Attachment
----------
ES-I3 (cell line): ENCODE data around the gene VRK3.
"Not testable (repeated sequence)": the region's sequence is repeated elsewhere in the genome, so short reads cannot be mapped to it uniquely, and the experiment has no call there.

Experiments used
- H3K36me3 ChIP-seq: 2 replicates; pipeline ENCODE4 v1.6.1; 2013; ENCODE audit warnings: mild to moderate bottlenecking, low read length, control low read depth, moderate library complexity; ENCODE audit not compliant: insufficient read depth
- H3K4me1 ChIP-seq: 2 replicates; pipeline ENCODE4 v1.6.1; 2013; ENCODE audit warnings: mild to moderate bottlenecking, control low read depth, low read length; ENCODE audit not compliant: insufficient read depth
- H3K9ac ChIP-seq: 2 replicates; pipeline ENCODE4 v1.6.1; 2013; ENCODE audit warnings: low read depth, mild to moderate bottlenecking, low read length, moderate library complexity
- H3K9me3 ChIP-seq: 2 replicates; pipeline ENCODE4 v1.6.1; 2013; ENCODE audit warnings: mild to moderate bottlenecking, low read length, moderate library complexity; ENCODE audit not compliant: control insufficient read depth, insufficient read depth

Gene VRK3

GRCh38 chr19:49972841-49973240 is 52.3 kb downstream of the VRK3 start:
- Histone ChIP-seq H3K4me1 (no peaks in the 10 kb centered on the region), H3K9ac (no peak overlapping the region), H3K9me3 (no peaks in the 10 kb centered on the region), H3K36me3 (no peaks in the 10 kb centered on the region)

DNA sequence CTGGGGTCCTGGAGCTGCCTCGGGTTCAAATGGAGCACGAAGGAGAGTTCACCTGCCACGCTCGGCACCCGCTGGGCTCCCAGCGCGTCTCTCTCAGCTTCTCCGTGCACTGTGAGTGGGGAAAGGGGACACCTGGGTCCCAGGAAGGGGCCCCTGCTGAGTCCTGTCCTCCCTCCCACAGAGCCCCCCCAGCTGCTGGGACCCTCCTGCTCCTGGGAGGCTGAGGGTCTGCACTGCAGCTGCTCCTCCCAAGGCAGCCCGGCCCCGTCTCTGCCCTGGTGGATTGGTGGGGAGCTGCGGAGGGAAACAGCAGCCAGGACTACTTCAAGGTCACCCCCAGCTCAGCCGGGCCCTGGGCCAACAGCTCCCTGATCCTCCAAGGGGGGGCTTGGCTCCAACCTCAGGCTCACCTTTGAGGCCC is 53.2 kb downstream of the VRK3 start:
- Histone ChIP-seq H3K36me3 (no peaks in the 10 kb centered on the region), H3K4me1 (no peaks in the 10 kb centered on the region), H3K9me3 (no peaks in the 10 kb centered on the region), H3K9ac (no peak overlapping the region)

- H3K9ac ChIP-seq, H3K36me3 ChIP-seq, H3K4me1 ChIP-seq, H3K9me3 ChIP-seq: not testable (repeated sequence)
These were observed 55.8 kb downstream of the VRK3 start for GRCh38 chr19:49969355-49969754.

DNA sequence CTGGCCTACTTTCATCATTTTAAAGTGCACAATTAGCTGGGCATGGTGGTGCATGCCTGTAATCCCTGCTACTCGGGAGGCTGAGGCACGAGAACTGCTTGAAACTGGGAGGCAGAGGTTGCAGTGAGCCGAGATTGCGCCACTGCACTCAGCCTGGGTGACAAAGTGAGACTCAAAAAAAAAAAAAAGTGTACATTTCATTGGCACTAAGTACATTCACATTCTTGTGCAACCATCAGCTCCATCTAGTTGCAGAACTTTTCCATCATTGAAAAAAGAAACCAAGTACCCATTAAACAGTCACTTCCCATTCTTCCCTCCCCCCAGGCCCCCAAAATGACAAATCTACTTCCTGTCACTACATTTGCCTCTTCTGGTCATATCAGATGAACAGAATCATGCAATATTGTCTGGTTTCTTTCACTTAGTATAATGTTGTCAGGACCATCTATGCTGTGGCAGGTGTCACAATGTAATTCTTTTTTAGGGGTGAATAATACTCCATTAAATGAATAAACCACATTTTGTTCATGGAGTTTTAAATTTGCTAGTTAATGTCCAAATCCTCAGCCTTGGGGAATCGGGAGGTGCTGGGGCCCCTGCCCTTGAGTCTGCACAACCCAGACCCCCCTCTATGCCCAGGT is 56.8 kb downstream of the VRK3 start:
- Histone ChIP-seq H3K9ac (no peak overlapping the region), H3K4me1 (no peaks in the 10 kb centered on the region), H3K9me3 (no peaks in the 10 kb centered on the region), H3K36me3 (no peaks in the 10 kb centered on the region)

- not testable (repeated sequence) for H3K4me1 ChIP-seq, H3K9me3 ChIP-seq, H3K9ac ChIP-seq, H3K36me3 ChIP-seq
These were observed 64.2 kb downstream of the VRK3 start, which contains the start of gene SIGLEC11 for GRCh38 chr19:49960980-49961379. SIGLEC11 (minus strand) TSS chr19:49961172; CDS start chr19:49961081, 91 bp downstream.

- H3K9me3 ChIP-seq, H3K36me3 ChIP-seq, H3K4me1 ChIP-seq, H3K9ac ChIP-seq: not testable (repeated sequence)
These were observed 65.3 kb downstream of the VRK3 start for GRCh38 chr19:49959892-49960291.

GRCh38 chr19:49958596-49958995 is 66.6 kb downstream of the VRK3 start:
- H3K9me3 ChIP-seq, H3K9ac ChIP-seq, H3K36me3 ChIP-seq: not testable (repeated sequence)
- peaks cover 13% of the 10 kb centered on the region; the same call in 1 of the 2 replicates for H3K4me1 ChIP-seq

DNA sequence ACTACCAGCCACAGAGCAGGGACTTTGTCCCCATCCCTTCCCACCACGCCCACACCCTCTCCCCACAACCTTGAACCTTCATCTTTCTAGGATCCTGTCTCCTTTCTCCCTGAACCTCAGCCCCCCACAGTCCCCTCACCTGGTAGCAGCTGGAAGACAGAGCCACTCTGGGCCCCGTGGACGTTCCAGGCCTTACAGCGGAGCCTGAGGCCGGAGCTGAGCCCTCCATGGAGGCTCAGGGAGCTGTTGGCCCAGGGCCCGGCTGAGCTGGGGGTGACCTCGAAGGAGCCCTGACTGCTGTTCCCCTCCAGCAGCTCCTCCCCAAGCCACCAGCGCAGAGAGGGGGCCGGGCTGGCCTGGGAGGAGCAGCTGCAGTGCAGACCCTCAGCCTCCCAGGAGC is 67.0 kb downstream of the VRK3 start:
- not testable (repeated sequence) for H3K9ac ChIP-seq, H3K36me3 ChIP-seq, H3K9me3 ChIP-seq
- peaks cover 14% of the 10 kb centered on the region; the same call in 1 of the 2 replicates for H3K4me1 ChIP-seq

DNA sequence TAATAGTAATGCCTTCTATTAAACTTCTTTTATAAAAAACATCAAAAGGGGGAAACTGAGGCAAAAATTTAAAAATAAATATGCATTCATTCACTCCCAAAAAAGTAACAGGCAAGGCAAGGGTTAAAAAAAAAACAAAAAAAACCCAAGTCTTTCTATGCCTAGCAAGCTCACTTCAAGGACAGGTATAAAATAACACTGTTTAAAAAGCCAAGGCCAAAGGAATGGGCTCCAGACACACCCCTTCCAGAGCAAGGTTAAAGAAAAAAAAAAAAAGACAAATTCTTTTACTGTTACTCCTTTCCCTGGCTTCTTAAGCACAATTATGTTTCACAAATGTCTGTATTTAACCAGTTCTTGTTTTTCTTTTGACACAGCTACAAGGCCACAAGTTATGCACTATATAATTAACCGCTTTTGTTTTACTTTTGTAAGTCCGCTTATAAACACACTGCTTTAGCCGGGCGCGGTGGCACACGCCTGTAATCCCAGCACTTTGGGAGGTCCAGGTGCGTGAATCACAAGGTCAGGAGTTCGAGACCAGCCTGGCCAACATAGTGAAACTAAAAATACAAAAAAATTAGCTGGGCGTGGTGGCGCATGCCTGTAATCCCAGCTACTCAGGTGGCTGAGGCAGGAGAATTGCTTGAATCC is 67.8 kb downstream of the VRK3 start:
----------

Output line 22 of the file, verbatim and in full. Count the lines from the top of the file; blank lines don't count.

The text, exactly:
- H3K9me3 ChIP-seq, H3K9ac ChIP-seq, H3K36me3 ChIP-seq: not testable (repeated sequence)